Hitting a high not seen since mid-2015, U.S. oil prices soared past $60 a barrel closing out the 2017 trading year.
U.S. West Texas Intermediate (WTI) crude futures hit $60.32, the highest since June 2015. At 1641 GMT, they were up 32 cents at $60.16 a barrel. Brent crude futures rose 41 cents to $66.57 a barrel. Brent broke through $67 this week for the first time since May 2015.
Most suggest that these gains are supported by ongoing supply cuts by top producers OPEC and Russia, strong demand from China, along with geopolitical tensions in the Middle East and pipeline disruptions from the North Sea to Canada and Libya.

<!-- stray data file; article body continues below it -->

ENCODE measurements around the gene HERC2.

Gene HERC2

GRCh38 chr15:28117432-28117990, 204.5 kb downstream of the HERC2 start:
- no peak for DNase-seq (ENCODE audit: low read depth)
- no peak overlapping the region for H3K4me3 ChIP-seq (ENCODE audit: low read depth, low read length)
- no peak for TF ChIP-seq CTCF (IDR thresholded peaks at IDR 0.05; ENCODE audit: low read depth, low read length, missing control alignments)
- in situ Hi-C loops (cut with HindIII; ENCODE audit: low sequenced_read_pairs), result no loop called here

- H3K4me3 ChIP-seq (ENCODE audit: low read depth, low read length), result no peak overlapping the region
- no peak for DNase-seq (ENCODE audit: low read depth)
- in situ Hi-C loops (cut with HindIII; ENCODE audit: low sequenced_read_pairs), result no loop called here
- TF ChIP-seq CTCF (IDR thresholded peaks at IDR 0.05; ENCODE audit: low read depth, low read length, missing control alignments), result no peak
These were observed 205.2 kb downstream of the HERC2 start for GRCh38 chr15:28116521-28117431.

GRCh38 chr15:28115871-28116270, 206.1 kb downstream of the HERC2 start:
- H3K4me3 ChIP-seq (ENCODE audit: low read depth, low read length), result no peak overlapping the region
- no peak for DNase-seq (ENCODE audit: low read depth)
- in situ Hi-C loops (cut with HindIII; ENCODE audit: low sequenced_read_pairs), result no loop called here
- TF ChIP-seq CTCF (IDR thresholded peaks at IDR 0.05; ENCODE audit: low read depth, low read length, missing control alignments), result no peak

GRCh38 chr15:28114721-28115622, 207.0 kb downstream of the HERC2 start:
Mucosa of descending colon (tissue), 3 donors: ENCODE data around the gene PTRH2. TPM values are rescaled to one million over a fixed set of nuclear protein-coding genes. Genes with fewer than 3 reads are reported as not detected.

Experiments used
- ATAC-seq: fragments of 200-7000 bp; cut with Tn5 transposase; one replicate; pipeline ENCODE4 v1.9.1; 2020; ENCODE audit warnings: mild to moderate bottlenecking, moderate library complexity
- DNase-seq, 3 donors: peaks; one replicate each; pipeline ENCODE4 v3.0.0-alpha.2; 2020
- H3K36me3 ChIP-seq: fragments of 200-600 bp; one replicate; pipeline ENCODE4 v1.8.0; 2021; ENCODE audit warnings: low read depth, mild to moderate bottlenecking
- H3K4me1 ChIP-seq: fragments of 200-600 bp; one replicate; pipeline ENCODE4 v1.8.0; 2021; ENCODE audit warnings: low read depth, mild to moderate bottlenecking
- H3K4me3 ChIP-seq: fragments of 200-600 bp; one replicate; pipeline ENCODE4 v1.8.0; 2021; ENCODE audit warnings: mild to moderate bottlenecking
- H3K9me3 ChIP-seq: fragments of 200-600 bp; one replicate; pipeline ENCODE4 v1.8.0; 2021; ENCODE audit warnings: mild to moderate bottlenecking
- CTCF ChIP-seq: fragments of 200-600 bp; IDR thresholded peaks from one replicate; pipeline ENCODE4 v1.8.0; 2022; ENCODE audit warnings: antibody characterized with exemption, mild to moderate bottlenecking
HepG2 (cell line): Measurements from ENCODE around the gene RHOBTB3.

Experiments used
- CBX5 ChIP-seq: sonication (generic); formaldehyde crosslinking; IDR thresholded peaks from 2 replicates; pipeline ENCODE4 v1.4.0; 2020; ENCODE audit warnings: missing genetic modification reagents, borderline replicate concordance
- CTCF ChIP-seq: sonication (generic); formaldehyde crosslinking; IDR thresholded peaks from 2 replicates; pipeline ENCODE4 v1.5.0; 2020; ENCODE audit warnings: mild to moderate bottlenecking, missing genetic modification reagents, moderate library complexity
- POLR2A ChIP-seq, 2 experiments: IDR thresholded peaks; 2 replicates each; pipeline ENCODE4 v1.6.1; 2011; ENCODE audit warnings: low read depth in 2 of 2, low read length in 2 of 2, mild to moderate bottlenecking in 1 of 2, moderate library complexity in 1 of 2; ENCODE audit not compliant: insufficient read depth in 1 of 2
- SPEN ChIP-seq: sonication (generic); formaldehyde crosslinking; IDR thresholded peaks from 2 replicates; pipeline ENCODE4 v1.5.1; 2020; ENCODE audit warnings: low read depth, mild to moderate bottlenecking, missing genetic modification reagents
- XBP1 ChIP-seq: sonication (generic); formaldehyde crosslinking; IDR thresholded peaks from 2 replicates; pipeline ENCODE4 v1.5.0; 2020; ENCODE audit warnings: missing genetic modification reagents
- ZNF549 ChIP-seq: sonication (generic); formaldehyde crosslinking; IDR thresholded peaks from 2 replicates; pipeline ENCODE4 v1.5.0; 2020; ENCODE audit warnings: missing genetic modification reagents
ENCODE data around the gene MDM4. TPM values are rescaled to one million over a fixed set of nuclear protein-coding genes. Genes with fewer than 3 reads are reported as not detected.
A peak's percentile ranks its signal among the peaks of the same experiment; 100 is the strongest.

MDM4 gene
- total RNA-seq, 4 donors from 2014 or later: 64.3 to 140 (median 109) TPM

Some say these gains are a clear indication that the global glut that has dogged the market since 2014 is finally shrinking.
Analysts led by Michael dei-Michei at consultants JBC Energy GmbH in Vienna, however, feel these gains will not be permanent.
“The current highs are unsustainable in the short-to-medium term, with prices likely to head back below US$60 once we get past January".
He concluded, however, by saying but for now the "season of goodwill appears to be in full swing".